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URINETOWN by Mark Hollmann, lyrics by Hollmann and Greg Kotis,

and book by Kotis.

Royall Tyler Theatre, 2014


The show is a pastiche of equal parts Brechtian agit-prop theatre and the golden age of Broadway. After initial work analyzing the dramatic structure of a script, I tend to move to visualizing the world of the play. Being very familiar with musical theatre, I initially put considerations of that realm aside and began research on scenic design in the original productions of Brecht, which were heavily influenced by Erwin Piscator’s principles of “montage” in “Epic Theatre.” Truth be told, I hadn’t thought deeply about Brecht and Piscator since graduate school, but I had studied these German artists in depth because of the influences of Brecht and Epic Theater on Chicano/Political Theater of the 1960s, areas I focused on in my graduate work.


The Epic Theatre’s focus on socio-political content over Aristotle’s imperative to illicit “pity” and “fear” from audiences, brought me to consider the texture, composition and atmosphere of a theatrical world that would effectively comment on the tropes from which it was born. The elements from Epic theatre that most stuck with me included: large scale projections, architectural levels, and steel structures that spoke to the political themes of labor, resources, and industry. These considerations were the driving forces that influenced scenic design collaboration and led to a large two level steel unit, backgrounded by a huge screen upon which we projected images that suggested the necessary locations in the story. I was also very interested in the 1927 Fritz Lang film “Metropolis” as a metaphor for the corruption of a city. I worked with the projection designer to find images that referenced the style and composition of the Lang film.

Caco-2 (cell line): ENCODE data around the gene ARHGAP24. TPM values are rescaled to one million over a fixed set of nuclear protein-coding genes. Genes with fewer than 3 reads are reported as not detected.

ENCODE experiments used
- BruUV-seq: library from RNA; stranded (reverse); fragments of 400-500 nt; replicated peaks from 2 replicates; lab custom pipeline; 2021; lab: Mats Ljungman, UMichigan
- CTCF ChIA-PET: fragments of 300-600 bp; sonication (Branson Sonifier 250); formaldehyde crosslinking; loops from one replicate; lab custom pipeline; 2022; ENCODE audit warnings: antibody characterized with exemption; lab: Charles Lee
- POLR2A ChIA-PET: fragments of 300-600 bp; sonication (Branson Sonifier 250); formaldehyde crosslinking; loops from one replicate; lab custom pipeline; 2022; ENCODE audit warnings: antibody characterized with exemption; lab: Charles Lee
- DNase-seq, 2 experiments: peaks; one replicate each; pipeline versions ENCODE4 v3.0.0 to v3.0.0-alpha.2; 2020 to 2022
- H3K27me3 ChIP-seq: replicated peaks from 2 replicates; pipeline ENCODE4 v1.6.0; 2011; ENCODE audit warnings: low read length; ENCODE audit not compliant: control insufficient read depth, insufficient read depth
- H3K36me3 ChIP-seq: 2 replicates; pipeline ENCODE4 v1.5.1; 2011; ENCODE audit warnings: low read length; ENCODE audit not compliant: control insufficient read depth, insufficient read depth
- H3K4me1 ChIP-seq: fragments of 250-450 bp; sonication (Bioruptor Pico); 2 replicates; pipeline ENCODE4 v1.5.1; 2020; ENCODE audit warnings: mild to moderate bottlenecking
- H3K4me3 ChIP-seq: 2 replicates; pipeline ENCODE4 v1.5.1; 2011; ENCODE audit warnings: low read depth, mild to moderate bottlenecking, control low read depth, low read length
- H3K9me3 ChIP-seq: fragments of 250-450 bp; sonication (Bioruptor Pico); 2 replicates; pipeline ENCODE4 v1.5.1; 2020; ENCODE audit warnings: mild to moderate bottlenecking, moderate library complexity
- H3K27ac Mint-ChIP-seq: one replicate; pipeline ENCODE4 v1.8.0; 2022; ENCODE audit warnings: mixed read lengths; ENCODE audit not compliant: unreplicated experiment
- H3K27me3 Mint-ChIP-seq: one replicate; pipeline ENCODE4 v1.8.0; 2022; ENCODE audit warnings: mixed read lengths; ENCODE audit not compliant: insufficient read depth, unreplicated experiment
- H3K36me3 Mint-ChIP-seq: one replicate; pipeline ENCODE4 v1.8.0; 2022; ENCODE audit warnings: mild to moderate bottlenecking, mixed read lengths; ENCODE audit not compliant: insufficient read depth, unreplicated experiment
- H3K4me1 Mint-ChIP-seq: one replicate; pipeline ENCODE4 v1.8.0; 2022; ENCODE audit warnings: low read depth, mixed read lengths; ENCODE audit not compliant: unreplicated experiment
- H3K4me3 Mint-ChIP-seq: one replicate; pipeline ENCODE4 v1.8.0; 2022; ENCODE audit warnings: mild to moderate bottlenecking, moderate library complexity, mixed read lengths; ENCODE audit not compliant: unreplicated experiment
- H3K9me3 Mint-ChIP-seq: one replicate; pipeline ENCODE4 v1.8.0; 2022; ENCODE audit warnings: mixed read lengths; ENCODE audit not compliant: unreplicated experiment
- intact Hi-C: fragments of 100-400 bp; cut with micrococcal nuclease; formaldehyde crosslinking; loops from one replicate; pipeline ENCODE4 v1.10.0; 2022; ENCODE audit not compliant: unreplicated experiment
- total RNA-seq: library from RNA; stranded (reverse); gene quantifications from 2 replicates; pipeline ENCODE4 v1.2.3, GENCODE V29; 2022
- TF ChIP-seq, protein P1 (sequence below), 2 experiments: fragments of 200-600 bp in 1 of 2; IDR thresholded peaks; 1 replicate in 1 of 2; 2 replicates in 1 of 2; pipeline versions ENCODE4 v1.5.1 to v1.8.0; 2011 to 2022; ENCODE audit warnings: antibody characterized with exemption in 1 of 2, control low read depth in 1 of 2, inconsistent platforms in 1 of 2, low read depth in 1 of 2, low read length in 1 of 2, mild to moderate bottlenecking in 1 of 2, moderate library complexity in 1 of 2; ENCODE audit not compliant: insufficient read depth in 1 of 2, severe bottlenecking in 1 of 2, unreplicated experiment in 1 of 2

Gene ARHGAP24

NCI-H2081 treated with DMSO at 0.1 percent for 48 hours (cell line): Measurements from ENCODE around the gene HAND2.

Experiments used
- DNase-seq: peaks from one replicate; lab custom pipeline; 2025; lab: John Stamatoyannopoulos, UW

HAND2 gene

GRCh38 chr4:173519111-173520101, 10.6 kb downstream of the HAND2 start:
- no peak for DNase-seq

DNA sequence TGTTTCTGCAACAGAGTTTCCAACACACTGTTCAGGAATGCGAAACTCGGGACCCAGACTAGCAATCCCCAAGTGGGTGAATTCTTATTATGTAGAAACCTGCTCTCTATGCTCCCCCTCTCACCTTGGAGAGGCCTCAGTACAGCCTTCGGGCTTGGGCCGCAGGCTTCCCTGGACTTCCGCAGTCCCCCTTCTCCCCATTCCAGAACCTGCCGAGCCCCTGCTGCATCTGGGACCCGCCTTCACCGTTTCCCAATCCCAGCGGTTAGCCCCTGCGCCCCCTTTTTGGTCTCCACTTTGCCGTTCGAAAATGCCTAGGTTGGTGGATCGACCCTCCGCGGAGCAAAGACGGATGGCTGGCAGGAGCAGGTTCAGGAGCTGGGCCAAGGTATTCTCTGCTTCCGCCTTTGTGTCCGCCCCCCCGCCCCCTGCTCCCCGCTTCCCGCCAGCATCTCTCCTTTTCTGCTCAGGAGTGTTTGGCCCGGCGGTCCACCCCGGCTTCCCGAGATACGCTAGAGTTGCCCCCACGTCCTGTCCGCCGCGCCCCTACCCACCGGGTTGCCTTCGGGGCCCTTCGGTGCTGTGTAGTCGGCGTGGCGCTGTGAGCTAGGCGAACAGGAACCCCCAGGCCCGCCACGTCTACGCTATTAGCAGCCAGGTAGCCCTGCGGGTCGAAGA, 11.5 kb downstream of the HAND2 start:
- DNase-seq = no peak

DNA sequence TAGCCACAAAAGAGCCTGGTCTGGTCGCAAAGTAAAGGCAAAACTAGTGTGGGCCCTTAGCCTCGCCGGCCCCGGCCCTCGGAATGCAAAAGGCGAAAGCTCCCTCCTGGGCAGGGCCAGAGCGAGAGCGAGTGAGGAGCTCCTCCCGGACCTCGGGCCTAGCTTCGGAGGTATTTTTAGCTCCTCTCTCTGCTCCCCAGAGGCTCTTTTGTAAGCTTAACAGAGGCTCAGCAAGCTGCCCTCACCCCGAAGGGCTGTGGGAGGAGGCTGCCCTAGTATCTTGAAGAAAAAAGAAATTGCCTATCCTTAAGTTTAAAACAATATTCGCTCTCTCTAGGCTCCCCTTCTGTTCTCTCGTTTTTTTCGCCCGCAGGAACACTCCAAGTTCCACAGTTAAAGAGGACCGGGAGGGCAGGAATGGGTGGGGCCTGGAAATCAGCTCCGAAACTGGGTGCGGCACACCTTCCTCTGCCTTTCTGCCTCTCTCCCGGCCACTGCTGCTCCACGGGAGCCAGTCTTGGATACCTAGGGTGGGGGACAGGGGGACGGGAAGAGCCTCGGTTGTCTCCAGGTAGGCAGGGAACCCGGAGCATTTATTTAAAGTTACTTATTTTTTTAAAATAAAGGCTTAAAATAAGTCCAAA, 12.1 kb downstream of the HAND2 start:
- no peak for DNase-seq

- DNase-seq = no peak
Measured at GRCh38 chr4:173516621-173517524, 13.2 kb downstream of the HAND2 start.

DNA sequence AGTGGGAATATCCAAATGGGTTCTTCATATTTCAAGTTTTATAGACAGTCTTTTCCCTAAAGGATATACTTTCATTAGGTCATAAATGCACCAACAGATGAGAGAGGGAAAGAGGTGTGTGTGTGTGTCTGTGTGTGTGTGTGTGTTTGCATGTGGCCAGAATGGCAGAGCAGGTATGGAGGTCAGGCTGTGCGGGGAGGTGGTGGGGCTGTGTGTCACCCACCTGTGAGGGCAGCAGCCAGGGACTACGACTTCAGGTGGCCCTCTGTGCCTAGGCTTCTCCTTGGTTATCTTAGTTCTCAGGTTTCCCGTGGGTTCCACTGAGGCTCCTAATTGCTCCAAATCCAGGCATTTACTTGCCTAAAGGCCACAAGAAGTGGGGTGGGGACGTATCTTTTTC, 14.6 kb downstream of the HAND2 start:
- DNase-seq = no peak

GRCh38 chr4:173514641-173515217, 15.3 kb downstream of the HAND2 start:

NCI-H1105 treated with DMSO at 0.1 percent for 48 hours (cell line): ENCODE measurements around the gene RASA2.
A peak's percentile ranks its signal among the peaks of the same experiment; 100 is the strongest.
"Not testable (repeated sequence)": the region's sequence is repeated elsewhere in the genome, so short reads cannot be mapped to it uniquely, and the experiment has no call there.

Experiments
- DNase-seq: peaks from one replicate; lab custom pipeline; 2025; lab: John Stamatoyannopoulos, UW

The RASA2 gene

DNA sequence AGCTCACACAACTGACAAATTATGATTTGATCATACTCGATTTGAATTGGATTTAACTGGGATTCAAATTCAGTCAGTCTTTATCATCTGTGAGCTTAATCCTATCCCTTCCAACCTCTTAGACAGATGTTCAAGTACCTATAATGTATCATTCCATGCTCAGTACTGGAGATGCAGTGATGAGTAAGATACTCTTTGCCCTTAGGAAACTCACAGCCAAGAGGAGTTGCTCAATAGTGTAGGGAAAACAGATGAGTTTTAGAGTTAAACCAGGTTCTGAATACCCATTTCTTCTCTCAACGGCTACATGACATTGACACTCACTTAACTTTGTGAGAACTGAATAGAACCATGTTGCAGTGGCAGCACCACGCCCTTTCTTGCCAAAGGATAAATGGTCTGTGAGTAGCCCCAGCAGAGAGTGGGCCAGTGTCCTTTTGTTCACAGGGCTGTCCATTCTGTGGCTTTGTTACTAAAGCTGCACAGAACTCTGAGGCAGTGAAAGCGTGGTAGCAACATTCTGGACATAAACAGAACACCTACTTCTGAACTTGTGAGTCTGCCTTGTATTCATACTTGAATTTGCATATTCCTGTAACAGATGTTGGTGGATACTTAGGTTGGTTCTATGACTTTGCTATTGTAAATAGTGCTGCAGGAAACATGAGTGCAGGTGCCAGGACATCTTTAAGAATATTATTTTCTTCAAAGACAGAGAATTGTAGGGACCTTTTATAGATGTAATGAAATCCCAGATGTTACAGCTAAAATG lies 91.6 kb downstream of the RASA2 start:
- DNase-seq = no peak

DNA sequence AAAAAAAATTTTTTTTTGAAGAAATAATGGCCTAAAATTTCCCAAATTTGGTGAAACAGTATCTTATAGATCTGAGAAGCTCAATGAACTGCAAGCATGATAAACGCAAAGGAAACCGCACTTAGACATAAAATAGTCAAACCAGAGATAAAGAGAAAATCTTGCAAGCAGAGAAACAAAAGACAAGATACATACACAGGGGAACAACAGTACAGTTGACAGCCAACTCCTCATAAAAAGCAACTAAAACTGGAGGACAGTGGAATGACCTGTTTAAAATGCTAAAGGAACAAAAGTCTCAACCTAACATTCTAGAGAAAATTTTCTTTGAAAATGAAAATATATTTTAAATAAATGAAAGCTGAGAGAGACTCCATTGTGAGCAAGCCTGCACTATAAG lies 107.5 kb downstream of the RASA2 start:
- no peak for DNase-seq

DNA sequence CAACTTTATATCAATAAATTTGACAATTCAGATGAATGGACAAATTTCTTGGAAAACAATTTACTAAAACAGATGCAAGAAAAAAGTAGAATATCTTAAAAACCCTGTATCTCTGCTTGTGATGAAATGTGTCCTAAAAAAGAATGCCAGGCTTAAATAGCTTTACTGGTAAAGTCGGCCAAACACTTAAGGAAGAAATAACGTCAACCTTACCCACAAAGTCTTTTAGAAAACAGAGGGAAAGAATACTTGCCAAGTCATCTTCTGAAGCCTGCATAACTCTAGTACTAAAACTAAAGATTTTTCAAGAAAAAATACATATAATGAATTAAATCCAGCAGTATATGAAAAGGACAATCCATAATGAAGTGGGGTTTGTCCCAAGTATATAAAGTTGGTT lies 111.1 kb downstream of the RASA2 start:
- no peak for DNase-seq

Costume design choices were driven by the agit-prop theater 1930s time period, and by  references to archetypical Brecht and Blitzstein (i.e. The Cradle Will Rock). I felt the costume design was ultimately one the most fun aspects of the production. A perfect mash up of references to agit prop political theatre and a pastiche on the golden age of Broadway. We also had fun making additional references to Broadway through staging in several of the musical numbers. “Follow Your Heart” included staging from the balcony scene from West Side Story, the Act I finale included a marching segment reminiscent of Les Misérable, and the “Mr. Cladwell” number included a big old fashioned Broadway style kickline.


Central to Brecht’s “alienation” theory was the concept that audiences should be intellectually awakened to take social action rather than be anesthetized by the emotions of the characters’ situations in the story, or by a “realistic” acting approach. Yet, in reading first-hand accounts of original Brecht productions, audiences were awakened to social conditions only because they were emotionally moved due to the performances by the actors as characters within the given circumstances. Part of the magic for me in the process of directing is being open to the connection between how research can inform not only design choices but the approach to nuances of the acting style for a production. One of my primary jobs as the director is to identify the style of the work (the play or the musical) and ensure that all choices are in service of that style. The initial historical research on agit prop theater provided a great window of exploration into the acting style approach for Urinetown. I knew on a fundamental level, that although a pastiche, the approach would have to be anchored in a degree of truth for the characters in the play. I aimed for a parallel in the acting style with that of the approach to the design. The design had to comment upon and refer to production tropes of the past, but remain tethered to a core truthful representation of the material world the characters inhabited. In a similar way, the acting approach had to refer to the sheer conviction of political theater, as well as the naiveté of the golden age of musical theater, but it could not be disconnected to a truth for the characters. The actors would have to approach the story with an amplified sense of reality without going “over the top” and without mercilessly “making fun” of the style. I feel that in the end, after MUCH discussion and work with the actors, we found the right balance in our approach.


One of the greatest joys of working on the show was choreographing the musical numbers, each of which provided a great opportunity to find a gimmick or signature reference. The responses to several of the musical numbers (“Run River Run” and “Act I finale”) were among the strongest audience responses of any musical numbers I’ve set in my work. (And I didn’t mind that the review in the major Vermont publication attributed the choreography to my assistant!)

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